6

I have not been able to figure out how the deactivate function of a Python Add-in Tool works in ArcGIS.

The help page that mentions the function, and that it 'causes the tool to no longer be the active tool' is here: http://resources.arcgis.com/en/help/main/10.1/index.html#/Tool/014p00000027000000/. I cannot find any examples of it being used.

The Tool class looks like this:

class ExampleTool(object):
    """Implementation for Example_addin.tool1 (Tool)"""
    def __init__(self):
        self.enabled = True
        self.shape = "NONE"
    def onMouseDownMap(self, x, y, button, shift):
        # My code here, then..
        self.deactivate()
    def deactivate(self):
        # Do I need to add something here..?

The help file seems to imply that when the function is called, the tool will deactivate / lose focus, but maybe I need to add something to the function to make that happen..?

3
  • What happens when you click on another tool? by the looks of the onMouseDownMap it will just deactivate the tool which probably doesn't need to do anything.
    – user681
    Commented Aug 13, 2014 at 9:36
  • onMouseDownMap will have a bunch of other code for whatever it is designed to do, and then finally self.deactivate(). When I click another tool, it deactivates. I guess I thought the deactivate function was provided so that you could manipulate when deactivation occurs.
    – XIY
    Commented Aug 13, 2014 at 10:50
  • You can use the extensions to listen for a specific event that would in turn make your tool no longer function, i.e. buttons on the toolbar would be greyed out.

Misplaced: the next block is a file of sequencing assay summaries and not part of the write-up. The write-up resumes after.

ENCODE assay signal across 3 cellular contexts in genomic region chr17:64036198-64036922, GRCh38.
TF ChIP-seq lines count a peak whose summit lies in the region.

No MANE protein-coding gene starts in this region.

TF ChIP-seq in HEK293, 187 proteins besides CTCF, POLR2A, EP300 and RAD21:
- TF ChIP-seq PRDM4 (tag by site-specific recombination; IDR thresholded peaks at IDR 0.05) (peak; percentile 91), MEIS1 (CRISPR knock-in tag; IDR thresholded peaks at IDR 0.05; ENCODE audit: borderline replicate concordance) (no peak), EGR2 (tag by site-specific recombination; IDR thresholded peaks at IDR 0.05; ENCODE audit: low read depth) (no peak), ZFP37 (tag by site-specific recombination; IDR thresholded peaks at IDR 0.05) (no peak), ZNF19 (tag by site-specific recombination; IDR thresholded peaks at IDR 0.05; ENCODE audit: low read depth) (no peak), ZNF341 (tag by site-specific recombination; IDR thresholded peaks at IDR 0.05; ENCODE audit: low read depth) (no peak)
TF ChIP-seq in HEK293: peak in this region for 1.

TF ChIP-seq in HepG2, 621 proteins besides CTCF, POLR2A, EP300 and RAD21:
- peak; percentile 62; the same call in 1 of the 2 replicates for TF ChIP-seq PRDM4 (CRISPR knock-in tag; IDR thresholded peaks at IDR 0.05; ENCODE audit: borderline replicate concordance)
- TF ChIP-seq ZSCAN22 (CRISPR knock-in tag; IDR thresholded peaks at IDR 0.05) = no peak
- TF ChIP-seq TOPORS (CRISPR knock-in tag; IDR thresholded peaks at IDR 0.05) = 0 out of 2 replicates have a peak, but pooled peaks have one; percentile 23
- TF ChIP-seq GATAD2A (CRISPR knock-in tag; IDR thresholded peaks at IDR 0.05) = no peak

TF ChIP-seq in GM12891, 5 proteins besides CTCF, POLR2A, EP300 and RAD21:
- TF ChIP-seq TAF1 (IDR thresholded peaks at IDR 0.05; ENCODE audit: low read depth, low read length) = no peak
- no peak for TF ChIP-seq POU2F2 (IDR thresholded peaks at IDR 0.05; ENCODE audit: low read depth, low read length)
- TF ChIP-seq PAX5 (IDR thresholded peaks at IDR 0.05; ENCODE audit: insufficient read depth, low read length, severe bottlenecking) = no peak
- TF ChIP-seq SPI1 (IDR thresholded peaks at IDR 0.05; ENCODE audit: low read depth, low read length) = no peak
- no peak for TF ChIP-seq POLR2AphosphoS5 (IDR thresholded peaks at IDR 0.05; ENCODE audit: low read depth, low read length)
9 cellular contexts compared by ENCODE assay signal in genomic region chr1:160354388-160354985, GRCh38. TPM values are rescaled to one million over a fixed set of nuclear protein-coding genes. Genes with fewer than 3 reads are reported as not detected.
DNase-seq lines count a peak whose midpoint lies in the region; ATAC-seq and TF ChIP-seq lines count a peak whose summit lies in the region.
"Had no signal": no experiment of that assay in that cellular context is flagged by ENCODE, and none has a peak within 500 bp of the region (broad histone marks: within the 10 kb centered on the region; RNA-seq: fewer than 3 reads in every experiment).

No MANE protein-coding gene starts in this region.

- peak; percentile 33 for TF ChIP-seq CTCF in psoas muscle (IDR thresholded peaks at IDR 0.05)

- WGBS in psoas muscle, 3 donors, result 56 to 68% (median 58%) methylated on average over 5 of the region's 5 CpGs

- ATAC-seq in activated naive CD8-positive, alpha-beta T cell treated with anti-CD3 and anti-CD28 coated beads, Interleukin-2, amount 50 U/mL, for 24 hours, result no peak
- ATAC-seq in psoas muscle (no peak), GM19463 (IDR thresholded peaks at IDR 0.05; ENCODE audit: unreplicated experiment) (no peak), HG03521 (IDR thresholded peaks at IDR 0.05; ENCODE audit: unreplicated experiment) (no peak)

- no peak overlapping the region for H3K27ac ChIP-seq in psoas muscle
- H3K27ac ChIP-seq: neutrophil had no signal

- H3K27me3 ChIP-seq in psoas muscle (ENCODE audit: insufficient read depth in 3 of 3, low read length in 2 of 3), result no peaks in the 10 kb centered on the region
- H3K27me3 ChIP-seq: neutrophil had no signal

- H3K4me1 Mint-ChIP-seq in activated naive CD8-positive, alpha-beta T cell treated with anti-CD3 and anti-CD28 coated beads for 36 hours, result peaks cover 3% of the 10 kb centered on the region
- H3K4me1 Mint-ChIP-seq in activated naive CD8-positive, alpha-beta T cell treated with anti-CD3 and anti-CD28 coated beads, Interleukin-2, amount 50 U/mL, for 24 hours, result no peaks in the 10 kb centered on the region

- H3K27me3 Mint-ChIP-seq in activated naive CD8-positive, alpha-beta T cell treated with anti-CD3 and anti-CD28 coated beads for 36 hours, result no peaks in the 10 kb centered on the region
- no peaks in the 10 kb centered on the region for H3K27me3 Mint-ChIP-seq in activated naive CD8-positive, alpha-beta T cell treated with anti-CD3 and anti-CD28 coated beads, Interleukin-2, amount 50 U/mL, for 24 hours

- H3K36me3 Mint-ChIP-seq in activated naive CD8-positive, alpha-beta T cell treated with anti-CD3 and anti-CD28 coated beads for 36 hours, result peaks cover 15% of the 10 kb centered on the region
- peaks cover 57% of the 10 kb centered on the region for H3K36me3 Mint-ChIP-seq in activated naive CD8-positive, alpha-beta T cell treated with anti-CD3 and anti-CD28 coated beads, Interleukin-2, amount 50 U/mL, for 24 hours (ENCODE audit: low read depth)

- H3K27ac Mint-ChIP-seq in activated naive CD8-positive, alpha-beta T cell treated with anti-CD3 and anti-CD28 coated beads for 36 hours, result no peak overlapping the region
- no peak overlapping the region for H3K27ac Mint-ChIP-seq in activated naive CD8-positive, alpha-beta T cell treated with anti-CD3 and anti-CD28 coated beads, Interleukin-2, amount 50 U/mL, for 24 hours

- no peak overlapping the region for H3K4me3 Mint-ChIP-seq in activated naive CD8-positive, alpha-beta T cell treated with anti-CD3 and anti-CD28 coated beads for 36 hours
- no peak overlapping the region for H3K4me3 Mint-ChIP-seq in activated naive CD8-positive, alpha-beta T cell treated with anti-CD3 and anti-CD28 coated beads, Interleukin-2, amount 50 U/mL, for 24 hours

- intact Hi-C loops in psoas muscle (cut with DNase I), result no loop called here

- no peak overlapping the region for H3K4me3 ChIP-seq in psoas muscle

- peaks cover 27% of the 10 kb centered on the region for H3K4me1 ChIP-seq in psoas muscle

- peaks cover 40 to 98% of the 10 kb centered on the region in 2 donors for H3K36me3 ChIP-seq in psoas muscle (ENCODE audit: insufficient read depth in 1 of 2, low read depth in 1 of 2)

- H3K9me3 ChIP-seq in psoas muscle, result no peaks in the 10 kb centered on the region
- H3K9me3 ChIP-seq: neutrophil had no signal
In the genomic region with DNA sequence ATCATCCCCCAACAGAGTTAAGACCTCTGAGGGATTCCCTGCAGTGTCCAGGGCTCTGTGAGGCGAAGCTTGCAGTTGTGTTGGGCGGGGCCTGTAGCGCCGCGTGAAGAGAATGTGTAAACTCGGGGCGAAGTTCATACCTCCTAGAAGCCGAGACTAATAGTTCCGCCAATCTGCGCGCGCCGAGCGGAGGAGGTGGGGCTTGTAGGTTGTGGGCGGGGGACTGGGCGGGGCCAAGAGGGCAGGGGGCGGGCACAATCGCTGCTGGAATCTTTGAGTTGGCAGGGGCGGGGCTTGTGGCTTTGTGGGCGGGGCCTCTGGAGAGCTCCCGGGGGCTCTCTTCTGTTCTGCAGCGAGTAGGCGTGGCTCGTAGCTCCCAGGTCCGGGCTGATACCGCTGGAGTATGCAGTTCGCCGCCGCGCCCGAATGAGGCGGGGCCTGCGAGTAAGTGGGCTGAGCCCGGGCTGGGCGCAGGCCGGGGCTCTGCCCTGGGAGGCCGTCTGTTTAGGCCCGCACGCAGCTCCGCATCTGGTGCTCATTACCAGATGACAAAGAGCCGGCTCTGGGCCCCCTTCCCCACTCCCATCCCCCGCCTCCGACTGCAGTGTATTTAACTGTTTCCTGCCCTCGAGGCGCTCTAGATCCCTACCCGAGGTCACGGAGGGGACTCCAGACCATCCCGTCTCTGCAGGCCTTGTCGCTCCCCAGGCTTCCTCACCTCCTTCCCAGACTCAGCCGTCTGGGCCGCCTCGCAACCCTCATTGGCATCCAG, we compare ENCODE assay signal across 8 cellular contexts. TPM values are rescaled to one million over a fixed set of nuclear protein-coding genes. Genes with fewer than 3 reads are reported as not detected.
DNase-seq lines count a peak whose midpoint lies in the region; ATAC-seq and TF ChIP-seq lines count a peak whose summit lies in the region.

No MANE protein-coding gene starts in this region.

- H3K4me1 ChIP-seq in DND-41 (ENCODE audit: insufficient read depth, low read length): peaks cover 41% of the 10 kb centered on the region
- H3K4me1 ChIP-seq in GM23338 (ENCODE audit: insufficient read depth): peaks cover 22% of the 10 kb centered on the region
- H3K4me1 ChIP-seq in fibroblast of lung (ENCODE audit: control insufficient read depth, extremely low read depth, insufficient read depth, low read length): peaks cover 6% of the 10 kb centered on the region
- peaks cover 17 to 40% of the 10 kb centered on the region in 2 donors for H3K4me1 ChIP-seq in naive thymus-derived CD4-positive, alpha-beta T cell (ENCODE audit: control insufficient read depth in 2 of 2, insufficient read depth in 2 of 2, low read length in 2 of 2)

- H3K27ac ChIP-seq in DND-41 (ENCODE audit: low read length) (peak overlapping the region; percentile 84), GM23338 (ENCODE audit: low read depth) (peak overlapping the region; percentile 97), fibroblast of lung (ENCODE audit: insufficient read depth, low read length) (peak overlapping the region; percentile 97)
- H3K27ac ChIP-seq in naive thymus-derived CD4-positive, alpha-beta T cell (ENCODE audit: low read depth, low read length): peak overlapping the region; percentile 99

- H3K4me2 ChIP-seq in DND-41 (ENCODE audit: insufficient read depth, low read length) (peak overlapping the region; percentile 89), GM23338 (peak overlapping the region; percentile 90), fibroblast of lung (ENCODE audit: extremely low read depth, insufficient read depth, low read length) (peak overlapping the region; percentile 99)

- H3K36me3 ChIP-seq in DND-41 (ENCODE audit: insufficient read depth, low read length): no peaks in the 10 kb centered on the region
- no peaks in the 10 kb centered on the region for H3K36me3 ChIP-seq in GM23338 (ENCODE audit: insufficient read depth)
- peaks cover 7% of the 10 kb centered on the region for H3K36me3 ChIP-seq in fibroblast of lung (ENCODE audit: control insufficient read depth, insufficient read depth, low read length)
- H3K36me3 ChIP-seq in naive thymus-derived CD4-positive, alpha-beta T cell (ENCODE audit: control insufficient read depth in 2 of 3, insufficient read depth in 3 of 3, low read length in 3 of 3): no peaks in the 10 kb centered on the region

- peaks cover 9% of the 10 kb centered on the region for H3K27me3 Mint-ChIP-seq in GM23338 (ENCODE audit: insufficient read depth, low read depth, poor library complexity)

– F_Kellner
    Commented Oct 10, 2014 at 22:56

2 Answers 2

3

I found the answer here:

deactivate() is not a function that's intended for you (the programmer) to leverage. It's a function leveraged by the application so that ESRI tools can deactive it when they are selected. Otherwise, you'd never be able to select another tool.

In order to do what you're trying to do, you'd also need some sort of activate() function in order to default back to another tool like the cursor or pan tool because one tool always has to be active. Currently, there is no programmatic way to switch between tools that I know of.

-2

i think is ...

class ExampleTool(object):

    """Implementation for Example_addin.tool1 (Tool)"""

    def __init__(self):
        self.enabled = True
        self.shape = "NONE"

    def onMouseDownMap(self, x, y, button, shift):
        # My code here, then..

        self.enabled = False

    def deactivate(self):
        # Do I need to add something here..?
3
  • You think it is what? Commented Oct 10, 2014 at 22:26
  • self.enabled = False Commented Oct 13, 2014 at 14:52
  • No, that disables the tool. I thought I could deactivate the tool (cause it to lose focus), which is different to disabling.
    – XIY
    Commented Oct 21, 2014 at 21:18

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